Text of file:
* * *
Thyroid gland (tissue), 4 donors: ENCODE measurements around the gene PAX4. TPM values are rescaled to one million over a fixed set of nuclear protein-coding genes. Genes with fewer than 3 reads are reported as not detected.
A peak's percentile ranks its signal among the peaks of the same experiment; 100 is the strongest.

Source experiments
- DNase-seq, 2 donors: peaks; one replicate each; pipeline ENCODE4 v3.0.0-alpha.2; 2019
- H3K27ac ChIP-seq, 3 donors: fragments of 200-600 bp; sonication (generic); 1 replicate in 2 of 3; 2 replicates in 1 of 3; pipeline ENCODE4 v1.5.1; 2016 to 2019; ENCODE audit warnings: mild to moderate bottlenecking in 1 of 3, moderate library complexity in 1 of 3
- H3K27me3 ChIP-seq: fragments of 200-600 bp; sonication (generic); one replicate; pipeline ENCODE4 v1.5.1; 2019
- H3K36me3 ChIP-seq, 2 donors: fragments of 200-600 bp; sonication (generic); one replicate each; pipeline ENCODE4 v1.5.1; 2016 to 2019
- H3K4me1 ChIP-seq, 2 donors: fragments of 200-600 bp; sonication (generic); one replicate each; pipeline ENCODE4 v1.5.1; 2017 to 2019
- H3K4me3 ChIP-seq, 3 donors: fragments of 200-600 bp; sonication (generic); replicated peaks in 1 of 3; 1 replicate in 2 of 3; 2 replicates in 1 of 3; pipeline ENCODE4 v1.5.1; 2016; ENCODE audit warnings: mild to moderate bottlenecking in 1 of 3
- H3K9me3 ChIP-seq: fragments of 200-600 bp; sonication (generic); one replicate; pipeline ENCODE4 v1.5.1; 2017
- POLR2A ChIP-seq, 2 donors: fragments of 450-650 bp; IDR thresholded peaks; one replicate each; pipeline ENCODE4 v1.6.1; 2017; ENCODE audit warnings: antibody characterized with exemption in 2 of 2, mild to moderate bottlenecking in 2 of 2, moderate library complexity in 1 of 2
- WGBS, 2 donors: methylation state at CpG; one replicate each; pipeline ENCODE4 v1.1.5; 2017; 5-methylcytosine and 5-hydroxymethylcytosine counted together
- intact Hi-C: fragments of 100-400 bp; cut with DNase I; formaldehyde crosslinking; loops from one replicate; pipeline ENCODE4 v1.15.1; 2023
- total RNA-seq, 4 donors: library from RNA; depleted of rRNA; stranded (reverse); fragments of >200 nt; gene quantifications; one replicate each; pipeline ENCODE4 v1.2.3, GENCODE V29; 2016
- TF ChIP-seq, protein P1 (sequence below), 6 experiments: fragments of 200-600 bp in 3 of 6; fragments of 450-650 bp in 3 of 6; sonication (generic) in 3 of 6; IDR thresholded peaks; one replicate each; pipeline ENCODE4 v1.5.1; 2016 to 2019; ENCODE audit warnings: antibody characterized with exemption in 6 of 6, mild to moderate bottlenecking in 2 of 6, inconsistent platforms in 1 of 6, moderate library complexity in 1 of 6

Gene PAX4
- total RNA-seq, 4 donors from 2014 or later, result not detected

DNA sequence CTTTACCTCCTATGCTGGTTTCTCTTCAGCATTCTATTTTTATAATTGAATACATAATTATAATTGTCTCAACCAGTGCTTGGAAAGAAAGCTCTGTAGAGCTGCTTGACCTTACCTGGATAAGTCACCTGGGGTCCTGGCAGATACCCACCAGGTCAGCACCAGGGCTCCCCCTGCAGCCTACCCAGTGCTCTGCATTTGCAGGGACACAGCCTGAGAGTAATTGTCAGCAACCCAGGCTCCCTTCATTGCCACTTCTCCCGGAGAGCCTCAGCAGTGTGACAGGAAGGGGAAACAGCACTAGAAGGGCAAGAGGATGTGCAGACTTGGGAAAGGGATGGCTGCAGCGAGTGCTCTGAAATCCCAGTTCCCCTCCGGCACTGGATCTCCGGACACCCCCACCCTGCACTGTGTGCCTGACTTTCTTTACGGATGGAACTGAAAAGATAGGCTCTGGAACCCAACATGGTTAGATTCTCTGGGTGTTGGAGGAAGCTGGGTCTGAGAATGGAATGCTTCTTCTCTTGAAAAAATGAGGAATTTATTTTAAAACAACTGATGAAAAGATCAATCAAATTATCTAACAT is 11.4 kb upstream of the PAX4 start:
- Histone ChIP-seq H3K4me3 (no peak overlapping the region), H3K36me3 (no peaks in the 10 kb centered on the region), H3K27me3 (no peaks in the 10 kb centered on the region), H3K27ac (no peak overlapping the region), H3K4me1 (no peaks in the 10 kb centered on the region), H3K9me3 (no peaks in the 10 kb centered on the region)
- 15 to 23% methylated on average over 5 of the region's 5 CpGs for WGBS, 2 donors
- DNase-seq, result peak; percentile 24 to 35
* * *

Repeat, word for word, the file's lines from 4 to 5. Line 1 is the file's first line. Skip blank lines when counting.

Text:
- DNase-seq, 2 donors: peaks; one replicate each; pipeline ENCODE4 v3.0.0-alpha.2; 2019
- H3K27ac ChIP-seq, 3 donors: fragments of 200-600 bp; sonication (generic); 1 replicate in 2 of 3; 2 replicates in 1 of 3; pipeline ENCODE4 v1.5.1; 2016 to 2019; ENCODE audit warnings: mild to moderate bottlenecking in 1 of 3, moderate library complexity in 1 of 3